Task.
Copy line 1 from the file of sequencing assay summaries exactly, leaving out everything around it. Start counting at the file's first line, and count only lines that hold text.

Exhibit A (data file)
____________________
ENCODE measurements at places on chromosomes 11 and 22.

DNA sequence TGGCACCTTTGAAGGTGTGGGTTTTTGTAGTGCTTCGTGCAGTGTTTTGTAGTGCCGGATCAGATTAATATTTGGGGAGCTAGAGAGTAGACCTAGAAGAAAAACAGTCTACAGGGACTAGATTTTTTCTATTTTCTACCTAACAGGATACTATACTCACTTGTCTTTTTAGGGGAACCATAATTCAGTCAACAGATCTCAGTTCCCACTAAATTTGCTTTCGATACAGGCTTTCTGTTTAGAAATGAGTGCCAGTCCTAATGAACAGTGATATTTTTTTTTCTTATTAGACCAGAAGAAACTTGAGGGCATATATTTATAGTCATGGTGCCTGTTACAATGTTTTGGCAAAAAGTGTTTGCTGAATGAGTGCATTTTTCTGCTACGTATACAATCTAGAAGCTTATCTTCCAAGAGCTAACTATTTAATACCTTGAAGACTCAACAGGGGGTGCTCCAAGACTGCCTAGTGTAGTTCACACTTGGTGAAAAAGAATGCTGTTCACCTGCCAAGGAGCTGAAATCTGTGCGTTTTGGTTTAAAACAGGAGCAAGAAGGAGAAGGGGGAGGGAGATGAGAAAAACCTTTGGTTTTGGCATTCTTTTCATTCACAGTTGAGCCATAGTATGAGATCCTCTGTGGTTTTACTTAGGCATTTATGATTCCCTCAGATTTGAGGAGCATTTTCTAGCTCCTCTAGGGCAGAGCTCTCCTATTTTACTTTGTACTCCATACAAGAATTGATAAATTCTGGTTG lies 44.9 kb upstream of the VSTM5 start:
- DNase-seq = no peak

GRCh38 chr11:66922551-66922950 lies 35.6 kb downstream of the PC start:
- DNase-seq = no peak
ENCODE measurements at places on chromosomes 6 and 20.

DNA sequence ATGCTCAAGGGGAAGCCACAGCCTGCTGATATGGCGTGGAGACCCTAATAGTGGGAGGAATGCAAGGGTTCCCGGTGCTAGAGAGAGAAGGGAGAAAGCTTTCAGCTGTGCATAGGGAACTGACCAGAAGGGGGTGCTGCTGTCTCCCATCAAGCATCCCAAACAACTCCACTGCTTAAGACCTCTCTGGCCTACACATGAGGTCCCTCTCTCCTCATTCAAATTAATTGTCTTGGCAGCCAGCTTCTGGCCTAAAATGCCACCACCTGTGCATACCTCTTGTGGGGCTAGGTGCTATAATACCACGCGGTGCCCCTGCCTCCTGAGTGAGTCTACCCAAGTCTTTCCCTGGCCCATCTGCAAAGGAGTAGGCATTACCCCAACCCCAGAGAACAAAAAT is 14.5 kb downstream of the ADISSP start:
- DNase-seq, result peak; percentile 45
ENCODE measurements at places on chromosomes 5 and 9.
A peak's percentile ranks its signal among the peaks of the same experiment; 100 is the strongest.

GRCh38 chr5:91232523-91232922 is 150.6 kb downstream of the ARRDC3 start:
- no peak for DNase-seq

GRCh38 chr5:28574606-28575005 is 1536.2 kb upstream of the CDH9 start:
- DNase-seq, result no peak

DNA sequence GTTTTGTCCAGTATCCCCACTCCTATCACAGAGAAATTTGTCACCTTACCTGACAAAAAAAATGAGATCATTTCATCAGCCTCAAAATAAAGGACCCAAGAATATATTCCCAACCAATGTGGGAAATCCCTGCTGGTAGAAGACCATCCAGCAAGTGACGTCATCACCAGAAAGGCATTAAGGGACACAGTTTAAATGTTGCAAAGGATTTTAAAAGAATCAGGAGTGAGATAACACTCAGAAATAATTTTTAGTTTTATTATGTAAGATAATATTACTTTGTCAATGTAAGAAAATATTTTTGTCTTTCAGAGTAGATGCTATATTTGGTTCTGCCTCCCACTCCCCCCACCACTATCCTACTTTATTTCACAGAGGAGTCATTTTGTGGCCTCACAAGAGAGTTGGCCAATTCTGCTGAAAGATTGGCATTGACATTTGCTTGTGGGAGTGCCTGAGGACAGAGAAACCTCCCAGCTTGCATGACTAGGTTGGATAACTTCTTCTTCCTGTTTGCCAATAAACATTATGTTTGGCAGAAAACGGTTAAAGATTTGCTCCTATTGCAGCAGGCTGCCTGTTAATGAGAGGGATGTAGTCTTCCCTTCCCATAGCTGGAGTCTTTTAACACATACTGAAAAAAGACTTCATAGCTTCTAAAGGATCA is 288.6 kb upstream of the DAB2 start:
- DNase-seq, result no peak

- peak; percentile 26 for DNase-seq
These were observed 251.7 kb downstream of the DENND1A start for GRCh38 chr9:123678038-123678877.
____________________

ENCODE measurements at places on chromosomes 11 and 22.